Wrong. She would become Advertising Age’s Executive of the Year in 2017. Two years later, she found herself inducted into the New York-based Marketing Hall of Fame.

Yet the sources of those Coca-Cola “whispers” held lower expectations of her, she said.

“When you’re underestimated, you’ve got to use that as fuel,” Clark said. “You worked hard for this. You have a career. You’ve done the education. You’re ready for this moment.”

On belief, she said: “If you don’t believe it, I would say don’t fake it. Find somewhere you can join and be part of a company and strategy that you really do believe.”

On bravery, she said: “Muhtar Kent, the CEO of Coca Cola (until 2017) for whom I worked, used to say you have to be constructively discontent. That’s where bravery comes in. You’ve got to be brave enough to call it. You’ve got to be brave enough to change it. You’ve got to be brave enough to know the comfort of what you’re doing is not going to be the path to succeed.”

On betting on yourself, she said: “If you don’t bet on you, why am I going to bet on you? If you sit in front of me for a job interview and you’re not confident about what you can do and what you want to do and where you want to go, I am going to read that right away. You have to bet on yourself. Be true to who you are and bet on that person.”

In response to a student’s question, Clark said: “I think people are more fixated with me being a woman than I am. … I have a job to do, and I try to do that job to the best of my ability.”

At the same time, she said, “I’m really comfortable with being in a room like this and showing all of you that you can do this job, too.”

From the Experts

Here are a few takeaways from breakout sessions led by women executives at the Summit for the Advancement of Women in Business:

Colleen Dean Miller, senior VP and manager of the Funds Treasurer’s Office at PIMCO: “I think you have to bet on yourself, and that’s in your toolbox -- yourself, your gut, your likes, your dislikes … Talk to somebody you trust. Ask a mentor, a professor, someone who knows your strengths. I think it’s important to know your strengths.”

Melanie Griffin, counsel at Shumaker, Loop & Kendrick LLP and founder of Spread Your Sunshine: “If you can, you want to keep up your relationships … college professors or high school teachers. You don’t want to be in a situation where you need a letter of recommendation to graduate school and you haven’t talked to this person in 12 years. Ideally, you want to keep them in the loop.”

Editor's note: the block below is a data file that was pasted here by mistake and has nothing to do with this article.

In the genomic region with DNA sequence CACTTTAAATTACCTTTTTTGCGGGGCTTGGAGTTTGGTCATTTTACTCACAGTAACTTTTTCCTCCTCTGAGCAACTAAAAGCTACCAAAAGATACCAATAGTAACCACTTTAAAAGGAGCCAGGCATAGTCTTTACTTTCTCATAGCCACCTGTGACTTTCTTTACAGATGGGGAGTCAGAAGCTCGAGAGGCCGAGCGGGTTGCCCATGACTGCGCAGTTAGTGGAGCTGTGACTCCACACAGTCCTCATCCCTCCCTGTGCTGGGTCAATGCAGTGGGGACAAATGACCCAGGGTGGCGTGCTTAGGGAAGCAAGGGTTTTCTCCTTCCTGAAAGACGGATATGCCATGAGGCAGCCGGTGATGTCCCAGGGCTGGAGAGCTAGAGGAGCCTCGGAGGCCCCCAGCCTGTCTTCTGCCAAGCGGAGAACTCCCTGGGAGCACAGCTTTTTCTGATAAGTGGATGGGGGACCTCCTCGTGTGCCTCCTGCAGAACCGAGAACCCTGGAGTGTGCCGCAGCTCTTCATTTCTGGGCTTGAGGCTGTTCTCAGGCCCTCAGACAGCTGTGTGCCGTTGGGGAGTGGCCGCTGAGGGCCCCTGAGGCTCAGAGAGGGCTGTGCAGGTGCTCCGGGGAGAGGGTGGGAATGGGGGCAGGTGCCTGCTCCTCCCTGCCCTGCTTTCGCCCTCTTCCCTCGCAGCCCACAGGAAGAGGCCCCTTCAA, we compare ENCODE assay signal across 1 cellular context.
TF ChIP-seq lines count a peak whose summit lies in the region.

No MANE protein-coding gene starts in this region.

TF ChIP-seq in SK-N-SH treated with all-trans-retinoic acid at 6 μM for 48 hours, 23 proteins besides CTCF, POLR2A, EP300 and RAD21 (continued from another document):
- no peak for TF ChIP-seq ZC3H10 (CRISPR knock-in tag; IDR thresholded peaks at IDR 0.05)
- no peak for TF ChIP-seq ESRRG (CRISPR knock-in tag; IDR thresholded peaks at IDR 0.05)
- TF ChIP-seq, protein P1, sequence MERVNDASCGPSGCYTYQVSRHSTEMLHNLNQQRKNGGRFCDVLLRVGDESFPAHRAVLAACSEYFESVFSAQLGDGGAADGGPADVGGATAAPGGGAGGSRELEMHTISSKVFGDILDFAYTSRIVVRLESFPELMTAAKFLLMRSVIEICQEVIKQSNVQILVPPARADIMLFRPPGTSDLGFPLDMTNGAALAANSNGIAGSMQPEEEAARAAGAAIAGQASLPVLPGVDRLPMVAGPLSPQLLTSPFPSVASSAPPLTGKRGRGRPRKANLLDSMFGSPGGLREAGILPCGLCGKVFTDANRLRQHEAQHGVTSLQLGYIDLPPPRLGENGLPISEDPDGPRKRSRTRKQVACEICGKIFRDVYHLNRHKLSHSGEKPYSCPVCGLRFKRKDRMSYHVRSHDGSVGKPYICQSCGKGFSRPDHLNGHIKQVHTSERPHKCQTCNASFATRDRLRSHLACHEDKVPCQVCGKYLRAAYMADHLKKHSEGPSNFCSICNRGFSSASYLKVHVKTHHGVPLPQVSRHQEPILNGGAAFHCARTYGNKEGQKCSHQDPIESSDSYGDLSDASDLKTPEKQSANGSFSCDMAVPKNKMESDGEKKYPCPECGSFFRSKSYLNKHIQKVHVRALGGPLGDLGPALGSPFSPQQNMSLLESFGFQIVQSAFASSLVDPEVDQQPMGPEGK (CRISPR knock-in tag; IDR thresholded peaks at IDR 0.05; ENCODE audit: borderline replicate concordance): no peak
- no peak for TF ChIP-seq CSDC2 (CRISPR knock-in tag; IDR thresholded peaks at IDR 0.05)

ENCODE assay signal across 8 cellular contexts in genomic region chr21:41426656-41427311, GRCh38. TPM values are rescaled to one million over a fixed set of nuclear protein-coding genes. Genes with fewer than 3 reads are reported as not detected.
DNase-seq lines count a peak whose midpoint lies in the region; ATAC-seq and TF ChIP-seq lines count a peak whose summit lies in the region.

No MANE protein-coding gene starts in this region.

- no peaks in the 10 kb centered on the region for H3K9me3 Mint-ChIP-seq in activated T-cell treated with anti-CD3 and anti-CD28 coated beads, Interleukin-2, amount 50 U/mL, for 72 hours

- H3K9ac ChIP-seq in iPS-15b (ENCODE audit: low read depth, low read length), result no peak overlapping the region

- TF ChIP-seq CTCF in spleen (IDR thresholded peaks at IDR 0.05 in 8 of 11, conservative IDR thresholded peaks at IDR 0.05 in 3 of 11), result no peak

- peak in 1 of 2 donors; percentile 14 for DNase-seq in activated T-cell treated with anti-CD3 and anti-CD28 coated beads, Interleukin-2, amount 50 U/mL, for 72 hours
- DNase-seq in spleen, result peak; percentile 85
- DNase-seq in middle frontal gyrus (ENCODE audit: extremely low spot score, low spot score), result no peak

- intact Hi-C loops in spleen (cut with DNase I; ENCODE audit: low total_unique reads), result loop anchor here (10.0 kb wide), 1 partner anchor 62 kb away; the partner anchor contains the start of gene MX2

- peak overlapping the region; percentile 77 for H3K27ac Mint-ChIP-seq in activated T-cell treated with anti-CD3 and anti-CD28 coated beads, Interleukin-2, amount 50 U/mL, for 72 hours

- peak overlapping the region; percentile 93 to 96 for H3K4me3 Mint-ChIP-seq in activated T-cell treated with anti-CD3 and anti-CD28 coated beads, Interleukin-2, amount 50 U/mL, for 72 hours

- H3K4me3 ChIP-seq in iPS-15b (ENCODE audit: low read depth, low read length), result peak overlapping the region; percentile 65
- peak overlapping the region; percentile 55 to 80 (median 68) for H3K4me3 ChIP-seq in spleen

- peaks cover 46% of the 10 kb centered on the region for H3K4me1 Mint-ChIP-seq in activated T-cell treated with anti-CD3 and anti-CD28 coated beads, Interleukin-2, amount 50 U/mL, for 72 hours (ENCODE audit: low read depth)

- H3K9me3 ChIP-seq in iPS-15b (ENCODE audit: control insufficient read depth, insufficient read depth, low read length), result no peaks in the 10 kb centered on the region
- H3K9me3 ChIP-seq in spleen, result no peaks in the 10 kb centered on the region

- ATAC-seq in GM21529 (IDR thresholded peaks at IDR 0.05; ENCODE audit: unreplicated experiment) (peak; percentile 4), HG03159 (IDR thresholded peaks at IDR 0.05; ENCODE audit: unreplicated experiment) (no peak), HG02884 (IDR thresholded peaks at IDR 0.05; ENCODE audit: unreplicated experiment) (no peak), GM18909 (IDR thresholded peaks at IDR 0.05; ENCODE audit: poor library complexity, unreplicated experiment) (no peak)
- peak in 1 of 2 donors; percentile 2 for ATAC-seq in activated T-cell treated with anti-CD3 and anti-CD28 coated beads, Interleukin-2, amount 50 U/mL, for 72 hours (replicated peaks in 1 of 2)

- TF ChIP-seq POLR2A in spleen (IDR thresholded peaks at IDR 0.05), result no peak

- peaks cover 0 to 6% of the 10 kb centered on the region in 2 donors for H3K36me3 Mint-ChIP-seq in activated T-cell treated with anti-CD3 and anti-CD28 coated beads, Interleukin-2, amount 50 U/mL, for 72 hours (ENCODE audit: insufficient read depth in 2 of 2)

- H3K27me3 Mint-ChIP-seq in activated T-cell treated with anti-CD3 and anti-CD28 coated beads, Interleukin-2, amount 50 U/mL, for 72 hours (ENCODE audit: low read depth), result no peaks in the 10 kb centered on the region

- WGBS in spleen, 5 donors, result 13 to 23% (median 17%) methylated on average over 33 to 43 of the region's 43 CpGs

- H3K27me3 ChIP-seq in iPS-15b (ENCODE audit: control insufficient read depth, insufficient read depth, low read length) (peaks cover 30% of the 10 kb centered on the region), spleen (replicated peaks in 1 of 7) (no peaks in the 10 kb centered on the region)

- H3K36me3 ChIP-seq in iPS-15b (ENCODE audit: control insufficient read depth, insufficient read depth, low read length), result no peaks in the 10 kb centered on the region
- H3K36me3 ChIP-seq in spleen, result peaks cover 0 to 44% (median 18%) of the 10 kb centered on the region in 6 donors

Jennifer Durden, executive VP and CFO at the FSU Credit Union: “If you’re looking for work-life balance, you’ve got to have a career that you’re passionate about. You’ve also got to have a home life that you enjoy, whether it be a hobby or a sport or your family, something that keeps you going and brings you joy. Choose a spouse who has common values and goals. … As you choose how you want to spend your time, you need to choose someone who is going to support that.”

Illeanne Rukes, chief human resources officer at Rialto Management Group: “We are in a labor market like we haven’t seen in our lifetimes. The talent wars are on. Employers are competing for candidates, so you’re coming into the labor market at the best time possible. This is what we call the great COVID churn; people having spent more time at home, introspecting, evaluating what’s truly important to them, has led people to make not just work changes but life changes.” She noted “a lot of opportunities but a lot of competition.”

Christina Casey, senior human resources manager at Danfoss: “Before the interview, visit the company’s website. They’ll tell you their mission, their vision, the things that are important to them. You can go to their careers page. They’ll tell you a lot about their people. Do they invest in their people? Do they care about their people? Do they value their people?”

Bethany Schenk, president and CEO of Web Benefits Design: “Never make an enemy,” because it can catch up to you later, perhaps at another job. “You can disagree with somebody. You can have different points of view. You can really dislike somebody, and they can maybe really dislike you. But you cannot make an enemy. You must learn to navigate the circumstances and allow dignity and disagreement.”

-- Pete Reinwald